“FOR the Wapichan, our forests are our life.” Nicholas Fredericks, a local leader of these indigenous South American people, peers out from his village into the bush. “Outsiders have a financial view of the land,” he says. “They see our forests as money. We see them as life. We have to protect them for the future of our people.”
The Wapichan, who live in southern Guyana, have just completed a high-resolution map of their traditional lands to justify their claim for legal title. They want 14,000 square kilometres to be protected as a community forest. Guyana’s government has so far ignored their proposal.
But the Wapichan are facing more than just an intransigent government. Many environmentalists are not convinced that handing control of land to local communities is a good idea. They fear that, given legal custodianship, most poor rural people would take machetes to their forests rather than protect them.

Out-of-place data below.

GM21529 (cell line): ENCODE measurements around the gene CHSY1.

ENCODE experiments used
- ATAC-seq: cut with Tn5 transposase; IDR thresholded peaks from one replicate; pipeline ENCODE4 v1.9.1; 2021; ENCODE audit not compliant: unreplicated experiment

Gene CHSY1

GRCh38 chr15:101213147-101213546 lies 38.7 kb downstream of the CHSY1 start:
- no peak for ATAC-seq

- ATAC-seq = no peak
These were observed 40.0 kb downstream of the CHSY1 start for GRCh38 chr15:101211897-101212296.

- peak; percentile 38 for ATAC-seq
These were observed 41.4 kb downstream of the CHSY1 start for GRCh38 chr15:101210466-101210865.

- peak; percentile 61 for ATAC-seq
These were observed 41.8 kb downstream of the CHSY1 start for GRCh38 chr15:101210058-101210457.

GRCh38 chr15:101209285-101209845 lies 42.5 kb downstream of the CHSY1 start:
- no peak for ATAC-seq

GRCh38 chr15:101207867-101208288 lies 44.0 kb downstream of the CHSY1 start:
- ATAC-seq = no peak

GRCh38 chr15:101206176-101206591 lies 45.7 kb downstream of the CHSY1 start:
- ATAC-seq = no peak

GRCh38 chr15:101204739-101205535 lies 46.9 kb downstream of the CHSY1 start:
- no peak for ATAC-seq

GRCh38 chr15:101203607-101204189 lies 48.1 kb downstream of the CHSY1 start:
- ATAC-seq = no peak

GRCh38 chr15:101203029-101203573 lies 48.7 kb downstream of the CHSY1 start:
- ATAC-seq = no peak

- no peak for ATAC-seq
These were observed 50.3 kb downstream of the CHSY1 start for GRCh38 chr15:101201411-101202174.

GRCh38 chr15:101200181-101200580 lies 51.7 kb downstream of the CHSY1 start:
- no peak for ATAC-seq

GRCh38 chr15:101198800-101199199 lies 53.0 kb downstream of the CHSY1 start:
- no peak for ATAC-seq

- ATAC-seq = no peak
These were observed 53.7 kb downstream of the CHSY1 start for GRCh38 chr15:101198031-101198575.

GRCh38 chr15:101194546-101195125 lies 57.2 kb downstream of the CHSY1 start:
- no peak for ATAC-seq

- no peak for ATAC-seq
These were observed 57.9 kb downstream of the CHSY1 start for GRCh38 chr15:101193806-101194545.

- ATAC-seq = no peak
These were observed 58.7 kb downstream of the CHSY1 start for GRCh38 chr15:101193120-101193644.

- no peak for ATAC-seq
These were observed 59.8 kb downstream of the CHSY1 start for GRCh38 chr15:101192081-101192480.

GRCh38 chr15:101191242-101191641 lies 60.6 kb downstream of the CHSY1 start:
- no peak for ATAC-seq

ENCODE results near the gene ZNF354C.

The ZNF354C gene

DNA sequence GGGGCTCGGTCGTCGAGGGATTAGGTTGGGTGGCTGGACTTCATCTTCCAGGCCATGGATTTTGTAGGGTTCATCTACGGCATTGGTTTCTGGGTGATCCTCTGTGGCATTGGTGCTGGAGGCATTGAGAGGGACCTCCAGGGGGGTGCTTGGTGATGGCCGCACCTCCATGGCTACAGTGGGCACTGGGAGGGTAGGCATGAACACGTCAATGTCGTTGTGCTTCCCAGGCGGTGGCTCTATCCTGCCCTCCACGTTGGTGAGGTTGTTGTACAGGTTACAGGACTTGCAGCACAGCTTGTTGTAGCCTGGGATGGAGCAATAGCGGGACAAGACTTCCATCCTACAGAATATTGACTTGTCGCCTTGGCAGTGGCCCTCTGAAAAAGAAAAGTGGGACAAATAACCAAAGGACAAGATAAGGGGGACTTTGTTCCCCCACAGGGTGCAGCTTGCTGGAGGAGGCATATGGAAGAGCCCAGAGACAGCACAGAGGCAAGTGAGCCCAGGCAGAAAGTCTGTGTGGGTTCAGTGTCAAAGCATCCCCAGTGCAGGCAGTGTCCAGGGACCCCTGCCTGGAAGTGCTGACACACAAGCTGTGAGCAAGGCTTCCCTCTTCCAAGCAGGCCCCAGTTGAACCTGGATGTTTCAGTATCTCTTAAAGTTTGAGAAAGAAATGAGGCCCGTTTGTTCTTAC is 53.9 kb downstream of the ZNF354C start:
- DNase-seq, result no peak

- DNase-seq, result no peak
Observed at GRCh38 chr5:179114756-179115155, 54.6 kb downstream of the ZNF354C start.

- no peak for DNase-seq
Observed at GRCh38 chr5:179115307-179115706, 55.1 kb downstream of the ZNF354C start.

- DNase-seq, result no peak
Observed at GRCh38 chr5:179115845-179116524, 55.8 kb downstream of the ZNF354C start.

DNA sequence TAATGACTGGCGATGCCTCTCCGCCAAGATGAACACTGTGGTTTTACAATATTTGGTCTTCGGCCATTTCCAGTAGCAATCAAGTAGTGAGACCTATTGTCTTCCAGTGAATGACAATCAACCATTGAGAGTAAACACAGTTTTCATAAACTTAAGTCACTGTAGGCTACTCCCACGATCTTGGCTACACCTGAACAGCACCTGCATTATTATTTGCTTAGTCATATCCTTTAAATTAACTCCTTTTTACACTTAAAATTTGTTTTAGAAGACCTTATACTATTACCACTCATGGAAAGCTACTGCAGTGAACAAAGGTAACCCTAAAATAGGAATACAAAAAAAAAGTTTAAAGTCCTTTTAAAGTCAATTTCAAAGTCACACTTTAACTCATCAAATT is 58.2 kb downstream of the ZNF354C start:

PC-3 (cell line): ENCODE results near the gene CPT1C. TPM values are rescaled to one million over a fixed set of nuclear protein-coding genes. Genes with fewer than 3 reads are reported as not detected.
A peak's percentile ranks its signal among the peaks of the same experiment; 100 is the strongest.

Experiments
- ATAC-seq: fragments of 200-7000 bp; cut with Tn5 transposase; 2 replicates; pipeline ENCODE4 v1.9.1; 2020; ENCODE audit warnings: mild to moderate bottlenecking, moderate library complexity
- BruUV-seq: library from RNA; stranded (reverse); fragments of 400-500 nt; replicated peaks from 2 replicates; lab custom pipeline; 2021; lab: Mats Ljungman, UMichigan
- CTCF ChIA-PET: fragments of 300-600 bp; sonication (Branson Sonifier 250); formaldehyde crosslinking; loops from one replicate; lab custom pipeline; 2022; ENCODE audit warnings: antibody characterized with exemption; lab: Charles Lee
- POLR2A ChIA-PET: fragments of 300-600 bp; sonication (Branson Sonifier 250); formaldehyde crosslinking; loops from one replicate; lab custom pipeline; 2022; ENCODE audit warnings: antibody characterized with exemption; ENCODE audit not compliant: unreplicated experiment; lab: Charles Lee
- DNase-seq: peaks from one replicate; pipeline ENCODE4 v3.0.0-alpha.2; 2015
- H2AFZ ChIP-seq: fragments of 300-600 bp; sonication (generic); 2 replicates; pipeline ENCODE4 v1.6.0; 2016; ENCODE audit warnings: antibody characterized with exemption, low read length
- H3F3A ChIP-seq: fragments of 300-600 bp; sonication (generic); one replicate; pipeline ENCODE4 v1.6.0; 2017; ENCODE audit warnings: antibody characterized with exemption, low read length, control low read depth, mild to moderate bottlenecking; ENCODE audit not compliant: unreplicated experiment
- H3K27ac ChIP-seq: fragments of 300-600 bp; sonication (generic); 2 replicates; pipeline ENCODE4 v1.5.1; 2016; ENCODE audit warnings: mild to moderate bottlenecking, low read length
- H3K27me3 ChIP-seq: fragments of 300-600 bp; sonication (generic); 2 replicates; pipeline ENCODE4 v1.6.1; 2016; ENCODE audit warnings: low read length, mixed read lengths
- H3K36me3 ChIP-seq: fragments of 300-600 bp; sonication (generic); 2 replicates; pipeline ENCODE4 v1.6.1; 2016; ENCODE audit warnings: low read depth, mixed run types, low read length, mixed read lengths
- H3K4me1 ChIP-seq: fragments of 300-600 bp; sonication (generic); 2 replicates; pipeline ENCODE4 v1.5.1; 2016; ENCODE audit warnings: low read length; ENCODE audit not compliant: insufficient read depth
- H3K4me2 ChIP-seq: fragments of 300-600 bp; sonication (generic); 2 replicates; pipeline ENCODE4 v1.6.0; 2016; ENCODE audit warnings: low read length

New research shows this fear is mostly misplaced. Community control, it turns out, conserves forests and possibly wildlife, too (see “Stop extinctions, stop slavery“). What’s more, by keeping carbon trapped in those forests, it may help stop climate change.
A report from the World Resources Institute and the Rights and Resources Initiative, both in Washington DC, reviews over 130 earlier studies in 14 countries. Securing Rights, Combating Climate Change concludes that most communities are better forest custodians than governments.
These communities are made up of indigenous people with the legal right to control what happens in their ancestral lands. Like the Wapichan, they want to protect the natural resources they depend on.